Over the last two months we have had three excellent speakers visit our institute.

Dr. Mary-Ann Winkelmes, Coordinator, Instructional Development and Research, University of Nevada, Las Vegas gave a presentation titled: Recent Findings: Transparency in Teaching and Learning in Higher Education.  The concept of transparency involves testing the language used in course assignments to ensure student understand how and why they are learning course content in particular ways. This is not always as explicit as instructors think.  Dr Winkelmes reported on studies of courses that demonstrated better transparency produces learning benefits, particularly for first-generation, low-income and underrepresented college students. This relatively easy intervention has the potential to increase underserved students’ success, especially in their first years of college.

Dr. Adam Gamoran, Ph.D. President, William T. Grant Foundation gave a presentation titled: The Future of Educational Inequality: What Went Wrong and How Can We Fix It? Dr Gamoran outlined an unfortunate trend. At the turn of the millennium racial inequality was being reduced though economic inequality was holding steady. Since then the trend in racial inequality has slowed and the trend in economic inequality has not improved. The William T. Grant foundation has a clear and concise mission statement: “Supporting research to improve the lives of young people”. Whatever the causes, many agree that education is a key part of the solution. And I was glad to learn that ASU has more researchers working with the foundation on educational research than any other university.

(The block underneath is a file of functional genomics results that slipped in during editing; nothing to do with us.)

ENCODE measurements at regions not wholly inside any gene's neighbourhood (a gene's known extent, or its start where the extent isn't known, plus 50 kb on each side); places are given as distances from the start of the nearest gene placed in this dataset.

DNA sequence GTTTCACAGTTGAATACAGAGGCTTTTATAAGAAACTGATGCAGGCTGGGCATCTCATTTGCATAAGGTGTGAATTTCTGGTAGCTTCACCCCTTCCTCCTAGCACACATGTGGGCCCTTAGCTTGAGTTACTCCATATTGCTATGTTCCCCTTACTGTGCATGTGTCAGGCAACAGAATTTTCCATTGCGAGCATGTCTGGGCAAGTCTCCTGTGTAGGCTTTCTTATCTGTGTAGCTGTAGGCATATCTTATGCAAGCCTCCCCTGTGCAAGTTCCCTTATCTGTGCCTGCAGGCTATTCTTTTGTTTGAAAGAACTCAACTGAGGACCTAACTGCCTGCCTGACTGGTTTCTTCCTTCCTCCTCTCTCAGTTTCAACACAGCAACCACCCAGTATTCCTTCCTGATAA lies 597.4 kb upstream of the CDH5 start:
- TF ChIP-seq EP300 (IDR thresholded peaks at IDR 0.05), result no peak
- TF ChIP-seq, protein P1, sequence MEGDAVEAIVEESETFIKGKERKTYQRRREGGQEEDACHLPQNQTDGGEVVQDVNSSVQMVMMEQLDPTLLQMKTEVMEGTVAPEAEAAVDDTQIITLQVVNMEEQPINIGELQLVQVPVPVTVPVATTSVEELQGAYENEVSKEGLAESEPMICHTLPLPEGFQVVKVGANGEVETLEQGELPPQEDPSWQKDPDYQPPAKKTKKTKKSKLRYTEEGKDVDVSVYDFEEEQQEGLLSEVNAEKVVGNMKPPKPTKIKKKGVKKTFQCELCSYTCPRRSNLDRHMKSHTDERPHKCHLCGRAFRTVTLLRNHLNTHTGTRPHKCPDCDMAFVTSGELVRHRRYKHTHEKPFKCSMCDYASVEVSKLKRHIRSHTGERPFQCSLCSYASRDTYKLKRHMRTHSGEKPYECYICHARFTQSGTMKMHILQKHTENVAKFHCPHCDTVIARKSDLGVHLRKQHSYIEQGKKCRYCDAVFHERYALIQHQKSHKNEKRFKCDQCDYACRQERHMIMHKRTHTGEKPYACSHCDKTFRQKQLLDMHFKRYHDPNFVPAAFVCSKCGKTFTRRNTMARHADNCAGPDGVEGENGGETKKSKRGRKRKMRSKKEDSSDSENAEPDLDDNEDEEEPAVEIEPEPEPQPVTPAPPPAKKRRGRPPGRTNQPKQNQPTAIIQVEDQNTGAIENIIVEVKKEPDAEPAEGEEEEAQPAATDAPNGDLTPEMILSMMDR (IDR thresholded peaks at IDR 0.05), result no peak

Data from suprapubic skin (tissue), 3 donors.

Dr. Mark Brown, Director, National Institute for Digital Learning, Dublin City University (DCU) gave a presentation titled:  The Digital Learning Revolution: Exploring the Gap between Rhetoric and Reality. DCU has a transatlantic partnership with ASU. The slides for this are available on slideshare. In this talk Dr Brown touched on an issue I have previously covered in this Blog, which is that technology is often over hyped in education. This was balanced by an outline of the problems, opportunities and value of higher education, which technology (in association with new learning strategies and research) can potentially help with.

In addition to the talks, all of the speakers spent time meeting with people at ASU and from this we anticipate new research collaborations emerging.

We have one more speaker coming in June – Dr Sae Schatz the director of the Advanced Distributed Learning initiative. The ADL basically supports and coordinates R&D that will help redefine the future of training in the military.

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